So, as an Igbo, I am also conscious of what is happening to Igbo in other areas. What will be the effect of state police on them? So it is an organic thing. If you are going to have state police, it needs to be standardized, it needs to be uniform, if it is not, any system that is not uniform, not standardized, is inherently unequal.
So while we are waiting to deal with the problems of the legislation on state police, we have to emphasize community policing because after all those who are talking of state police are talking about having police closer to the people in terms of surveillance, in terms of intelligence gathering, in terms of knowing your community.
In Enugu, we worked with DFID under Tafa Balogun to produce the first model of community policing. We can emphasize community policing while the modalities for state police are being worked out.
We also have to be conscious of the historical evolution of state police. If you do a review, you will see that police in Nigeria started in 1861 with the Lagos constabulary and by 1888, we had the northern constabulary which was actually Royal Niger Company that set up their own constabulary. In 1894, we had a constabulary in Calabar that is the Niger Coast constabulary or thereabout. In 1906, we had a formal set-up of Lagos police.
So by the time you had the amalgamation in 1914, you now had the northern police that is the Royal Niger Company Constabulary stayed on as northern police and the Lagos Police and the constabulary of Niger Coast and Calabar emerged as the southern police.
Prior to that, the multi-ethnic groups in Nigeria had to police formations, they had certain groups that enforce the law, enforce taxation. In the Yoruba areas, you have people like the wetie and other areas that were quasi regional police; in the north, you had the Dogaris, the palace guards who helped enforced laws, who helped collect taxation.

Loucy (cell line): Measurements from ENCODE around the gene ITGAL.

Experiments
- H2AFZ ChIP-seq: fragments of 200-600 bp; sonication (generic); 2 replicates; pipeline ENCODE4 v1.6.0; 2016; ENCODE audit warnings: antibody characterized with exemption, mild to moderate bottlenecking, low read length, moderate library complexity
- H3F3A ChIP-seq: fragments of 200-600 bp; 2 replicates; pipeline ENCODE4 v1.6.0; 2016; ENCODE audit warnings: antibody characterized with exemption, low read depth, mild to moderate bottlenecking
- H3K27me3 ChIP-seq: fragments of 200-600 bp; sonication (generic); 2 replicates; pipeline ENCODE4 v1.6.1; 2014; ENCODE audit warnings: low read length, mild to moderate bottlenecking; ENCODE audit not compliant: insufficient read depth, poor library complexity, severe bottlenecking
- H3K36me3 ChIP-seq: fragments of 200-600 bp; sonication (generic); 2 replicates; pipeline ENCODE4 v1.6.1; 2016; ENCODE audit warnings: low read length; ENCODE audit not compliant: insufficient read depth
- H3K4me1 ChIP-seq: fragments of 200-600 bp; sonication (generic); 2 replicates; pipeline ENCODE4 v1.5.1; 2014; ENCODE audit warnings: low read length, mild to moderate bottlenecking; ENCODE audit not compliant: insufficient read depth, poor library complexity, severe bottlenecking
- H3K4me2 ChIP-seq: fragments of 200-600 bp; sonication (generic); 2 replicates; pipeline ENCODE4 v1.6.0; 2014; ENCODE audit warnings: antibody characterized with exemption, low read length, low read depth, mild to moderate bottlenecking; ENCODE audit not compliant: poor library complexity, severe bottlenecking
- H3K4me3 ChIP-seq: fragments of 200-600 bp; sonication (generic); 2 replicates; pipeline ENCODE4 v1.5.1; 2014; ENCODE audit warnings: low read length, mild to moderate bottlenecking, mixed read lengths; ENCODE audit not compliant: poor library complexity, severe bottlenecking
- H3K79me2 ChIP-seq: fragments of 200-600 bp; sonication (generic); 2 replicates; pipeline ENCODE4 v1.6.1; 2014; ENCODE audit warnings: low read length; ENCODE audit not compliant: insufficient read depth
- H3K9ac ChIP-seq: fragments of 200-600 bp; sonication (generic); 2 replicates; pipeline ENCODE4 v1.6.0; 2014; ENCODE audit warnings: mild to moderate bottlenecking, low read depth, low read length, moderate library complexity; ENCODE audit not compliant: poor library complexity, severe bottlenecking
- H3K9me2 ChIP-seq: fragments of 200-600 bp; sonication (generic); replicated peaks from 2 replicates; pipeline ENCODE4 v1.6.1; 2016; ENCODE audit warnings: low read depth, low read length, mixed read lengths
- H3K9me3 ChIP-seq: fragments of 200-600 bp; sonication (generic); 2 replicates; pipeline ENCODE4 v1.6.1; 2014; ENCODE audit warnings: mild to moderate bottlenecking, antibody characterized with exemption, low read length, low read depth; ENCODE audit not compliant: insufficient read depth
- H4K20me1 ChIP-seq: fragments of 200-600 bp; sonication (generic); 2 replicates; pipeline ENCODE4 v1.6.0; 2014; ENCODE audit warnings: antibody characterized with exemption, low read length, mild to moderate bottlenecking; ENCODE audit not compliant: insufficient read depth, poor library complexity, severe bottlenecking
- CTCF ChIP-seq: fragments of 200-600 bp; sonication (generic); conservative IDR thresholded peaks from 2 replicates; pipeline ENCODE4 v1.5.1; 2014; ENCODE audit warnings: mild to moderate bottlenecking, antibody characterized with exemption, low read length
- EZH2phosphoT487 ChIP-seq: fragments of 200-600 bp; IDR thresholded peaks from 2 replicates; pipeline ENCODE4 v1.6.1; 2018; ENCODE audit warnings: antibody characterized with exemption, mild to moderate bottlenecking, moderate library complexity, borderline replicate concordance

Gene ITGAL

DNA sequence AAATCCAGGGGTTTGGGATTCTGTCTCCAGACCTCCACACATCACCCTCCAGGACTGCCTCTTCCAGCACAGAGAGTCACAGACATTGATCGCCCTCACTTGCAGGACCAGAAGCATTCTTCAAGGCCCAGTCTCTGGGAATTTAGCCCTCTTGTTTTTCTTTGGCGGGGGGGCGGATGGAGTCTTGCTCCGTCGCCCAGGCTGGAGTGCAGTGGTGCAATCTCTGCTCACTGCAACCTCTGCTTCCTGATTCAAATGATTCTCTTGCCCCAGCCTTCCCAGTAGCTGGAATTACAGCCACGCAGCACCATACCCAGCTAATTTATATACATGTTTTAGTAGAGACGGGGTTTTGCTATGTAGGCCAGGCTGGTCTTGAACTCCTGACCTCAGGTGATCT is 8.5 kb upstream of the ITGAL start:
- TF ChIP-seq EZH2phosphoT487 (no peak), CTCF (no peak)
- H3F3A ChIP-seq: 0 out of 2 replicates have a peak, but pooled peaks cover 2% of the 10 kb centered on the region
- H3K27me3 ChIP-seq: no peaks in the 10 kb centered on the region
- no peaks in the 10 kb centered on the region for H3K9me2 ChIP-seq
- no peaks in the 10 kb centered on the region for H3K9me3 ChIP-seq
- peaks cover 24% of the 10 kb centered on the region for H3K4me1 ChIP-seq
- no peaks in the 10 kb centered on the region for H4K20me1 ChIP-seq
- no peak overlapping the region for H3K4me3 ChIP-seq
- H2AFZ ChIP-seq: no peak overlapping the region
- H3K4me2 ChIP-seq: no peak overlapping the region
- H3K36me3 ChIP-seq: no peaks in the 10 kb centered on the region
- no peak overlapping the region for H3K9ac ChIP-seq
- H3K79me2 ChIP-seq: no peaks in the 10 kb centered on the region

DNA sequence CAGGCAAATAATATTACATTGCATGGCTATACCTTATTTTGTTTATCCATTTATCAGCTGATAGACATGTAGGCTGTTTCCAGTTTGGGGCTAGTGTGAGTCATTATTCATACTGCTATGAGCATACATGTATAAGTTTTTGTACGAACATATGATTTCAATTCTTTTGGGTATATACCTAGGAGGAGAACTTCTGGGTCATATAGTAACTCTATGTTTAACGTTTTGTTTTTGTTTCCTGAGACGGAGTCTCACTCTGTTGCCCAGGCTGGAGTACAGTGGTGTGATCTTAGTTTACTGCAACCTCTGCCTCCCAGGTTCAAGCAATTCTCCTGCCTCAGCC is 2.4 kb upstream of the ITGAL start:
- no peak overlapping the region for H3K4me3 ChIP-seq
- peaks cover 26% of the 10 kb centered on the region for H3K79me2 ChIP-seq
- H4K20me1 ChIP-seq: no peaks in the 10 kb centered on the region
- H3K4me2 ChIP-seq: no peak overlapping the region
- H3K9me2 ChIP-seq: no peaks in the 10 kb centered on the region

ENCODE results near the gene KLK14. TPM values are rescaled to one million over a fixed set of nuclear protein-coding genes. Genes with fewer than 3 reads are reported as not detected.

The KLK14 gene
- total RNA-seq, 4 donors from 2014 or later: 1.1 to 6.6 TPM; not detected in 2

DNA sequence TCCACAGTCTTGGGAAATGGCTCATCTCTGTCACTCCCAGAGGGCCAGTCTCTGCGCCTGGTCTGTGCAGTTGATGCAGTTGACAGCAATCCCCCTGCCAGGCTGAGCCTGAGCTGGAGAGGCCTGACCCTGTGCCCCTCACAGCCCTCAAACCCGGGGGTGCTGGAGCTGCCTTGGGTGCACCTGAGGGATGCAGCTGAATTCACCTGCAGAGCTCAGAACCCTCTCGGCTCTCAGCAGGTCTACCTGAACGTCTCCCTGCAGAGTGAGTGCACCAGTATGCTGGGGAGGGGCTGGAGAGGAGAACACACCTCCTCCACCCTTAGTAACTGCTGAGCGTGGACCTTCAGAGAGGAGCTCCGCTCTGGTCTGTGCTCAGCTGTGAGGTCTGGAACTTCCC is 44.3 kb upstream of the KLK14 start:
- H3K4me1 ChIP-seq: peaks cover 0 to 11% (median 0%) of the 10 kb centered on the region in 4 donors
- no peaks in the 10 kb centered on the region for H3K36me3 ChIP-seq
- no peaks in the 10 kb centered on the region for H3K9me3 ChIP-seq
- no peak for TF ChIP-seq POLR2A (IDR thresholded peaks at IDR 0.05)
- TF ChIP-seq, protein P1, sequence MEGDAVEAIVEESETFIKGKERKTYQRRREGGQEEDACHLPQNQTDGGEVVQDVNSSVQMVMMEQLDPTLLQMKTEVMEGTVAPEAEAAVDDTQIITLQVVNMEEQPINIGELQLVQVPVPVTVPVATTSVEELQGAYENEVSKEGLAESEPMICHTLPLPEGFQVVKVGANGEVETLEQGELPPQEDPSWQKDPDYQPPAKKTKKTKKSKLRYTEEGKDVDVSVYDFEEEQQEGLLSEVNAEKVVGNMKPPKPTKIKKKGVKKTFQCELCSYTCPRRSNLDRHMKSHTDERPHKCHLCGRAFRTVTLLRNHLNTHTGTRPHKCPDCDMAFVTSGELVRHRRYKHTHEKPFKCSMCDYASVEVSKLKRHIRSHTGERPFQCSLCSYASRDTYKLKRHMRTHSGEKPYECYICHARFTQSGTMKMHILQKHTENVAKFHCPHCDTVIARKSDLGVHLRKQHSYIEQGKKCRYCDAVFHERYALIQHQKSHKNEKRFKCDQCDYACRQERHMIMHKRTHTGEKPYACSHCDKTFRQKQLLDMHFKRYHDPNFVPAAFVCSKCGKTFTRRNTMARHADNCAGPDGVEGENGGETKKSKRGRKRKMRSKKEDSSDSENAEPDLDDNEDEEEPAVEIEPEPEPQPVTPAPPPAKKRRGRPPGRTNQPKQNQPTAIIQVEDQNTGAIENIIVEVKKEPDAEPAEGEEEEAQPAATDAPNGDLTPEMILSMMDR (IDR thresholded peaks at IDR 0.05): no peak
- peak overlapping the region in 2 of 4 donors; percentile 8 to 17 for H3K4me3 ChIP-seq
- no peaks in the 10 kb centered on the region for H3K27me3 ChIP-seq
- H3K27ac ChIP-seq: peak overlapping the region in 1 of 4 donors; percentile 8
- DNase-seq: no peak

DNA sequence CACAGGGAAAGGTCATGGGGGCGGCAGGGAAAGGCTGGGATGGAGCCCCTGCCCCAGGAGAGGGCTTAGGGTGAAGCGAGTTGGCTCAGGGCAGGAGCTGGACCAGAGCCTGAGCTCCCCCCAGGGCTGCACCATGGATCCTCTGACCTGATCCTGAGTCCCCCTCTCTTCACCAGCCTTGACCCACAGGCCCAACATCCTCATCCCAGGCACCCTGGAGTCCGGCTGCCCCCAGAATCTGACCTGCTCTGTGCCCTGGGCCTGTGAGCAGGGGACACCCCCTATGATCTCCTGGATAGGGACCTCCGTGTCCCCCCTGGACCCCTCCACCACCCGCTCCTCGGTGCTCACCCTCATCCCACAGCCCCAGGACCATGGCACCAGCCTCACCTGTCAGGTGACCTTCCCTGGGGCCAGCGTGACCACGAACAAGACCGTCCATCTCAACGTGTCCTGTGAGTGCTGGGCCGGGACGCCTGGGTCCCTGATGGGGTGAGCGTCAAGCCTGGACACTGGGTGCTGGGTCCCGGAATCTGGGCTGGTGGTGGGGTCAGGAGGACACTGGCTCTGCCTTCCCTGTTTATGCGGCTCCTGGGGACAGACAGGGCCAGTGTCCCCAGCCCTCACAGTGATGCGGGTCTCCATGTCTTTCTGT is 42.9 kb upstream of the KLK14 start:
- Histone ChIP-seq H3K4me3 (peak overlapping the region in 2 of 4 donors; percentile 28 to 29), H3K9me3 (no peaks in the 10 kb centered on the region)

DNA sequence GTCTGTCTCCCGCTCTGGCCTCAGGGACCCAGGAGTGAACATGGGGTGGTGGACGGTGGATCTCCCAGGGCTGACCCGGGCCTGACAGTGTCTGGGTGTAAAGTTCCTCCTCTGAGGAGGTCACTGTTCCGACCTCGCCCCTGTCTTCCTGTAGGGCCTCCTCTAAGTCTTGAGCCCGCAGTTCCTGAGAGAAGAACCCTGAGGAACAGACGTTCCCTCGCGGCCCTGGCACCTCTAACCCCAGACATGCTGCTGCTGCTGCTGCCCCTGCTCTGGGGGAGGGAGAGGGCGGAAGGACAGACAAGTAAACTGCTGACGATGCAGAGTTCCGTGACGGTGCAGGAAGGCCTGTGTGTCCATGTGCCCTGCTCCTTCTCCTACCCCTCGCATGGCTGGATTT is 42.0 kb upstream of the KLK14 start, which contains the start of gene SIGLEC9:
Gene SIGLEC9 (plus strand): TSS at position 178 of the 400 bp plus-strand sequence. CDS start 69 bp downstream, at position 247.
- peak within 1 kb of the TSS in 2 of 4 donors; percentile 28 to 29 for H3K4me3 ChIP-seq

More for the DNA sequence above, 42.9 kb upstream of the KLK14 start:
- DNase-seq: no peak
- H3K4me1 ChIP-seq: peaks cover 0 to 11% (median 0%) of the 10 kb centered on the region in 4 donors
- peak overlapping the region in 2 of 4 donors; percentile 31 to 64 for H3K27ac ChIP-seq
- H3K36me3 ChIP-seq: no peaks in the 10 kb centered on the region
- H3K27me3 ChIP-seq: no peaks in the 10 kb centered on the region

So that by 1916 ordinance form, they were formalized to the native authority police in the west and native authority police in the north; those formations were to continue until 1966 when the coup came.
Before then, you now have problems with the regional police, the crisis in the West, the Tiv riot and the use of regional police by politicians and traditional rulers, which was part of the problem that caused the collapse of the First Republic.
General Ironsi now set up a committee that studied policing in Nigeria which submitted its report in 1968 when Gowon took over and it was at that point that Gowon used an executive order and merged the regional police with the central police and that was the end of the regional police.
So, it is assumed that out of this convocation of this conference of this multi-ethnic nationalities, the factors that led to the failure of the regional police will be studied so that it doesn’t repeat itself.
Let’s talk about critical infrastructure which will address things like transportation which are roads, waterways, airways and railways. Talk about things like commerce, like manufacturing, energy, electricity, health, agriculture and of course the security architecture.
If you look at our constitution, sections 3, 14, 17(3) that talk about social objectives, also talk about government providing health facilities for workers and health and medical facilities for the people as much as possible, so that is a social contract.
Even Section 18(3), talks about education where possible, it talks about primary education, secondary education, tertiary education and even adult literacy programmes.
So the right democracy in fulfilment of the social contract is that that covers the entire people. So in terms of health, we have to have a holistic programme that addresses the common man or the so-called indigent population. You are talking about a national health service or a unitary health service that covers everybody, that would be patterned at the level of advanced community health centres, at the level of electoral wards, general hospitals at the level of local government, specialist hospitals at the level of senatorial zones, the pinnacle will be the surgeon general; so it will be a unitary health programme, a national health service covering all Nigerians paid by the state.
It means that there will be direct withdrawal in terms of allocation, where it comes to the distributive poll of federal allocation, there will be a direct contribution from the federal government, from the state and from the local government that will be used to run this health service.